2. Respect the context:
Our Bots meet people where they are, in a context that is intimate and familiar, on messenger platforms like Facebook Messenger or WeChat, where people are used to sharing stories about their lives and themselves. In this way we tap into existing behaviour in the always-on, mobile-first culture, engaging with people on their terms. This gives us access to those who may otherwise be reluctant respondents such as Centennials or younger Millennials. It gives us permission to talk about topics that people may otherwise shy away from (e.g. daytime drinking). But to fully realise the potential of this access and not take advantage of the permission to engage, we need to stay true to the nature of the environment, which lends itself to short bursts of interaction, limited to 7-10 min conversations.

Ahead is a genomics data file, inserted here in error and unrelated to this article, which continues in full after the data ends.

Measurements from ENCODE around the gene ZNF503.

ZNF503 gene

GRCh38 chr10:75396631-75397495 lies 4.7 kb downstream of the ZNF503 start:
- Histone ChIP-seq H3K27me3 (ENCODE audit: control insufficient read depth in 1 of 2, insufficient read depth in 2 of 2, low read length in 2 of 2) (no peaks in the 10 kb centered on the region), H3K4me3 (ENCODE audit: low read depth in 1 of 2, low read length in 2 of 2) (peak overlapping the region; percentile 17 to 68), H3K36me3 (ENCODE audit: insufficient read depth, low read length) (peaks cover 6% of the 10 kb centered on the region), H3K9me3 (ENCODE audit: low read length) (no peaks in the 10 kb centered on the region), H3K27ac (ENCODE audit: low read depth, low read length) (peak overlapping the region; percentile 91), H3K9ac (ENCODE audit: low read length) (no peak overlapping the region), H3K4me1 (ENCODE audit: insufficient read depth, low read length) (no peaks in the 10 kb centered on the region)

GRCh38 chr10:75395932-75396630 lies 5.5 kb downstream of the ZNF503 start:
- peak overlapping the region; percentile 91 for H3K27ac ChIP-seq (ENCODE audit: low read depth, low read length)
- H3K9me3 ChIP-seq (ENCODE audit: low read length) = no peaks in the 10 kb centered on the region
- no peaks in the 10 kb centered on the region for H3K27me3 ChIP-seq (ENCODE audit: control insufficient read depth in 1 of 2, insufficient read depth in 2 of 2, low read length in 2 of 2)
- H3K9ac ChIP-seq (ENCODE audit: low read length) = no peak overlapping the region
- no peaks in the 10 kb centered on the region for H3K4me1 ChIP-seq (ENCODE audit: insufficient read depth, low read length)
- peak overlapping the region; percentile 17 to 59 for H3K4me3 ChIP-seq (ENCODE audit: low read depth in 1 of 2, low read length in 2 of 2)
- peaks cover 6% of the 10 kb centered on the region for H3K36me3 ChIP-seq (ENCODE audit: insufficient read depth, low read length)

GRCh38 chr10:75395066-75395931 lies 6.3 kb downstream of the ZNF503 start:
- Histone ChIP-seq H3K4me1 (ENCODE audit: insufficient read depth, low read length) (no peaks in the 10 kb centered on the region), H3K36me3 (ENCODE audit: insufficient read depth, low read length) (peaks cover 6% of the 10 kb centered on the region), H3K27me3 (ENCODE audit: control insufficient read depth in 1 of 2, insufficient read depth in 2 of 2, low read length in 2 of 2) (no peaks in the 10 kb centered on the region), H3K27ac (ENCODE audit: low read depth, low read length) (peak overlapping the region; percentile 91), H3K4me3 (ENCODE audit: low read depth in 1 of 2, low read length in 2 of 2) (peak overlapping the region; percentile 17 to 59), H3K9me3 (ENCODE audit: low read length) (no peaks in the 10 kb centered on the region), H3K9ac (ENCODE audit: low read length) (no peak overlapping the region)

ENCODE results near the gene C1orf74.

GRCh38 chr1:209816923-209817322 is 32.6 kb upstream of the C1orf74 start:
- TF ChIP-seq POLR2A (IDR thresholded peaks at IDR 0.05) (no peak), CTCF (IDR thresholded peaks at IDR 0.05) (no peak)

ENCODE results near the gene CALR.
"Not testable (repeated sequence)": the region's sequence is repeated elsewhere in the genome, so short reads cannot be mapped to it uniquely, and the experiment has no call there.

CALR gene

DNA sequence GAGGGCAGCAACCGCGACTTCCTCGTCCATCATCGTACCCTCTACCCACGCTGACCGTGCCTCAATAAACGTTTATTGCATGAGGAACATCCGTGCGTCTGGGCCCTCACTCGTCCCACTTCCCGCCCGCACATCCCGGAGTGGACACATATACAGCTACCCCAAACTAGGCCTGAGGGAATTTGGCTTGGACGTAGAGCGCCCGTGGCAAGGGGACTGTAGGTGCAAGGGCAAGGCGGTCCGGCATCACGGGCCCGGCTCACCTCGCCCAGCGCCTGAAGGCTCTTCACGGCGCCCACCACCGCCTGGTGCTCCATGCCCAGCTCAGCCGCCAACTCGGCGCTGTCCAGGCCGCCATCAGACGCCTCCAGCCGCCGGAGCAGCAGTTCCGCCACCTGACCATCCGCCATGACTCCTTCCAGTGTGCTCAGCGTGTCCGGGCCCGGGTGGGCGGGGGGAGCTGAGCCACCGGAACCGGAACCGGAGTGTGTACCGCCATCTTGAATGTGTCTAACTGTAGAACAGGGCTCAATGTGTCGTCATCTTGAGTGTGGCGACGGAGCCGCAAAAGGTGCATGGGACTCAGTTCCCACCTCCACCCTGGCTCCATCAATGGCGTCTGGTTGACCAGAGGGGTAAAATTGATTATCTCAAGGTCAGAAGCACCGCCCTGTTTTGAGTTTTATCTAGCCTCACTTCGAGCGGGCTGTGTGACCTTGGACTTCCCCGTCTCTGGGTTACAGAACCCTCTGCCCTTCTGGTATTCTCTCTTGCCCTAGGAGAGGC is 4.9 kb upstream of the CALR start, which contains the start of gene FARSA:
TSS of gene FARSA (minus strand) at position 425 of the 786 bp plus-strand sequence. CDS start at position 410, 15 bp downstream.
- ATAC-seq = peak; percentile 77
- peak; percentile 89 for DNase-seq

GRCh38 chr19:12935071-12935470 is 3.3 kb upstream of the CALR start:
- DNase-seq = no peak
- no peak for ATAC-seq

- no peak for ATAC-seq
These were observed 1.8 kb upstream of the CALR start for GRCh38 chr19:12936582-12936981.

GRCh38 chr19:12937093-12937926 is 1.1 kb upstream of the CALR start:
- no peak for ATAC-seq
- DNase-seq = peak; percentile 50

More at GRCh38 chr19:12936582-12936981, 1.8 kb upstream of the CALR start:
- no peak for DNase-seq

3. Think conversation, not research:
Much of our Bot development involves imbibing qualitative research philosophy into designing the Chatbot interaction. We make the questions interesting and thought-provoking. We leverage AI to ensure each conversation is adaptive, with the Bot playing back the participant’s own words to them at key points, which makes it feel more like a real conversation and instils a sense of rapport and trust. AI enables in-context dynamic intelligent probing to really get to the heart of people’s stories about their category experiences, behaviours, and habits. We strive to codify some of the key elements of a typical qualitative interaction – empathy, creativity, curiosity – and embed these in the conversation, even supported with emojis, the quintessential hallmark of messenger interactions.